Poison centres report spikes in chemical exposure calls during height of COVID-19
TORONTO -- Canadian poison centres experienced spikes in calls related chemical exposures from hand sanitizers and disinfectants during the early days of the pandemic, according to the latest data from the Public Health Agency of Canada.
The report, released Wednesday, suggests Canada’s five nationwide poison centres experienced about a 40 per cent increase in calls related to hand sanitizer and disinfectants in February compared to the same time a year prior. These spikes only increased as Canada headed into the height of the pandemic in March, April, May and June.
The report shows calls peaked during the week of March 22, shortly after the World Health Organization officially declared COVID-19 a pandemic.
“The reason(s) for this increase are unclear, but may be related to an increased use of cleaning products in an attempt to mitigate risk of infection from COVID-19,” the PHAC report states.
Meanwhile, calls regarding exposure to bleaches, chlorine gas and chloramine gas each decreased in February compared to a year prior, but also experienced spikes in the spring.
The results are consistent with a similar report out of the U.S. Centers for Disease Control, which saw significant spikes in daily exposures to cleaners and disinfectants beginning in mid-March.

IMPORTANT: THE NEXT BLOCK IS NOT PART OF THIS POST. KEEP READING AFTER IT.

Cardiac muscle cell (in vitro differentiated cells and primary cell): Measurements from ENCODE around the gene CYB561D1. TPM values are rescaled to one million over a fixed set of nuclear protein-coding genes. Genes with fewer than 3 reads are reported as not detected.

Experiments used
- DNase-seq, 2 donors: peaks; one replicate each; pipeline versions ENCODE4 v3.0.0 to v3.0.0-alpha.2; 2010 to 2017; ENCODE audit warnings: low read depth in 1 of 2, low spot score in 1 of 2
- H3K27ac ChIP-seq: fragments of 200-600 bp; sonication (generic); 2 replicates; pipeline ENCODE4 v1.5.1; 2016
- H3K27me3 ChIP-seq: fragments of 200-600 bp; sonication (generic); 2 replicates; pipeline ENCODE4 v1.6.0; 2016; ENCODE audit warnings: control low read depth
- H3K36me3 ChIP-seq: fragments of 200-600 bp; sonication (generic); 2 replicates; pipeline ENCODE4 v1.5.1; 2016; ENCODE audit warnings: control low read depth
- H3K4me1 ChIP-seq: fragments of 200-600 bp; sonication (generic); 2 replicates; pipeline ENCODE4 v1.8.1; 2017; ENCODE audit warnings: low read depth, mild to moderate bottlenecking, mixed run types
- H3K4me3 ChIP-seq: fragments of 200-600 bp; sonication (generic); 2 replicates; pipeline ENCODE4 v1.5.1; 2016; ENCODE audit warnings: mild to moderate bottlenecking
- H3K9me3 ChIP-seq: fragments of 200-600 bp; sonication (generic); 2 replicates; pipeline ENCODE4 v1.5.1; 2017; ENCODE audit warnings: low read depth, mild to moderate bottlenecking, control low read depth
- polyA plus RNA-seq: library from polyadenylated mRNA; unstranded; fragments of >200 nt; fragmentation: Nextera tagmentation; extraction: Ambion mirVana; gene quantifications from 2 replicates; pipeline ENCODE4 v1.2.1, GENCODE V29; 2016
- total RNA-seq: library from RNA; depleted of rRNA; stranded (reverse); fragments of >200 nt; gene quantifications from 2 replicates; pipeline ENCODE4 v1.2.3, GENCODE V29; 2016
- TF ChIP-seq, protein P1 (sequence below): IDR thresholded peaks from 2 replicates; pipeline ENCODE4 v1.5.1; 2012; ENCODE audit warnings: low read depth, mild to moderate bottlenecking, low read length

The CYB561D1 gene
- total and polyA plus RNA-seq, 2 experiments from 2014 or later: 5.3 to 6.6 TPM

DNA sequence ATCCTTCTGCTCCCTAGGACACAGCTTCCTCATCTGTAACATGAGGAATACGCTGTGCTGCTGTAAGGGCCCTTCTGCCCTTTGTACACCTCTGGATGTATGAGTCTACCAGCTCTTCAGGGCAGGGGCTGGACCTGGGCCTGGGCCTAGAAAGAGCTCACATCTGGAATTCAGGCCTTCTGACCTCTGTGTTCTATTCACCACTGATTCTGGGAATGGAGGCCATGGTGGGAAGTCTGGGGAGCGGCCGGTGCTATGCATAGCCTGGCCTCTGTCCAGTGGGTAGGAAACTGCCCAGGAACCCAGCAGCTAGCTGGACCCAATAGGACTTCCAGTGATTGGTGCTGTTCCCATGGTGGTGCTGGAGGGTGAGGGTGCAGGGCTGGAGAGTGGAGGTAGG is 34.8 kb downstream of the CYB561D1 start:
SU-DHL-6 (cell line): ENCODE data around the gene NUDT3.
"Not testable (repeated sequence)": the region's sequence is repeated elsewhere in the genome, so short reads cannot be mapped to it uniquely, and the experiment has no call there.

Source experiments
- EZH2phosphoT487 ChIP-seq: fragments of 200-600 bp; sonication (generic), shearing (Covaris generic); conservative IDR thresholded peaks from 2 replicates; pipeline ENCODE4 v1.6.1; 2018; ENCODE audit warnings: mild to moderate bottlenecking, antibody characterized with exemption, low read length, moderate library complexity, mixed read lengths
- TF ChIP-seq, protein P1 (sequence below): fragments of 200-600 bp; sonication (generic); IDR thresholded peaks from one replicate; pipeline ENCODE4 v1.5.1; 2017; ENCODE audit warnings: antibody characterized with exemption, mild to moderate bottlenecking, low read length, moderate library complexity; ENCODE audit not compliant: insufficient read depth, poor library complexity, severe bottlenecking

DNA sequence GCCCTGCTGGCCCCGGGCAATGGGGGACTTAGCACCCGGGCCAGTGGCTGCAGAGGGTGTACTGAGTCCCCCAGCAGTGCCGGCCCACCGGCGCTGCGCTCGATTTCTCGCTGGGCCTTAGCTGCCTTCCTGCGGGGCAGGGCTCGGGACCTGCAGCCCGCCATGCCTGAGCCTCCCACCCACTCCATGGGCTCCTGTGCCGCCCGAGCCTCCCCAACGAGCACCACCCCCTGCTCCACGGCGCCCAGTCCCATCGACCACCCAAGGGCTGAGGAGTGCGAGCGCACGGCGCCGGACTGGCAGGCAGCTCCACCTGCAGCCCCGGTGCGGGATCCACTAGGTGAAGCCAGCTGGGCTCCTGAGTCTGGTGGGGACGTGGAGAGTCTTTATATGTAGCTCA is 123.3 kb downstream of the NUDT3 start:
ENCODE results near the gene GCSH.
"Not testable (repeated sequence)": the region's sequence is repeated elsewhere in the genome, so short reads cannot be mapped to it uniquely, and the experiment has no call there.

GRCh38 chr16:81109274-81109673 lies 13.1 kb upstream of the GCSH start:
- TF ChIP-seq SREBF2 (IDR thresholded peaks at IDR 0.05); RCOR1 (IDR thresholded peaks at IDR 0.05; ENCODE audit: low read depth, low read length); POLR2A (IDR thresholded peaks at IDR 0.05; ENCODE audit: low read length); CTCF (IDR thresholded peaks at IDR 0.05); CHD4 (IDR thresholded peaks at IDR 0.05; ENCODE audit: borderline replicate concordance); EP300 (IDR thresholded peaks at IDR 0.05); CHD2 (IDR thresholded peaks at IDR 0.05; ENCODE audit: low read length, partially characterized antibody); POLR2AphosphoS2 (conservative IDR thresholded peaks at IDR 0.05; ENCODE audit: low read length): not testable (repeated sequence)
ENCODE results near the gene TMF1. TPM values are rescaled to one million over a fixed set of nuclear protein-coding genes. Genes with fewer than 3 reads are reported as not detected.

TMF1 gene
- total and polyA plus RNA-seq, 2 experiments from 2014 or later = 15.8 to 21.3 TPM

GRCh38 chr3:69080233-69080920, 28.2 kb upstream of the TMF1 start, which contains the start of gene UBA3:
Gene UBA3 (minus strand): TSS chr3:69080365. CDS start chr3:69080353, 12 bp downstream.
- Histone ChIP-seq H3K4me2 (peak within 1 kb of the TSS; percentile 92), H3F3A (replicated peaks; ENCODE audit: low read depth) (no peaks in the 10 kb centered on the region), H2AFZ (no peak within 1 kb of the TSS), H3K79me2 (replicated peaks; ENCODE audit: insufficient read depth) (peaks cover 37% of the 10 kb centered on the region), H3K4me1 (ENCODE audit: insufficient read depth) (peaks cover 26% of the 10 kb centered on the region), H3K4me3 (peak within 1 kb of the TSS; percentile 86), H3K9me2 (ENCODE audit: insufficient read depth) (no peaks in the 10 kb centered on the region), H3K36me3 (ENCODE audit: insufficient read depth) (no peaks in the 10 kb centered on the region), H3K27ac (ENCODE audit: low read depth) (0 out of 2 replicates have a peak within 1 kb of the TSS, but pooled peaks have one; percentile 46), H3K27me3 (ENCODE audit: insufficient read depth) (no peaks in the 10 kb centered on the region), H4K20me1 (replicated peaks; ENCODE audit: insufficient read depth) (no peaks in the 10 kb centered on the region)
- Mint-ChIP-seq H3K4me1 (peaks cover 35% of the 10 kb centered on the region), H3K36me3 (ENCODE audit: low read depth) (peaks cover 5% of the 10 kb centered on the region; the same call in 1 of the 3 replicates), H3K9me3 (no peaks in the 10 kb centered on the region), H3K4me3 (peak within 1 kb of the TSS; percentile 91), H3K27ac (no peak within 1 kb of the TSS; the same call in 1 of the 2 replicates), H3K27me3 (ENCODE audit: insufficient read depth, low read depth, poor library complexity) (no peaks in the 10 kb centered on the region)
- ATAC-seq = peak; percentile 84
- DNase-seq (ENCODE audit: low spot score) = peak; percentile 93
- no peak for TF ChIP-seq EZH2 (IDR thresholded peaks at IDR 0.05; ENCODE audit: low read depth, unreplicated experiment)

The PHAC suggests the spikes could be related to how hand sanitizers and disinfectants were not readily available during the early days of the pandemic, leading some people to create their own mixtures. The agency also hypothesizes that with schools and daycares closed, young children at home could also “create greater opportunity for exposure,” though the report doesn’t indicate a large increase in calls among people aged 19 and younger.
These numbers may not represent the whole picture, however, as the PHAC notes poison centres are not available nationwide and many Canadians will not contact these centres for treatment options.
“Our analyses are based on calls made to Canadian poison centres, and likely only represent a small portion of total exposures, as some will self-manage at home while others will directly seek in-person medical attention,” the report states.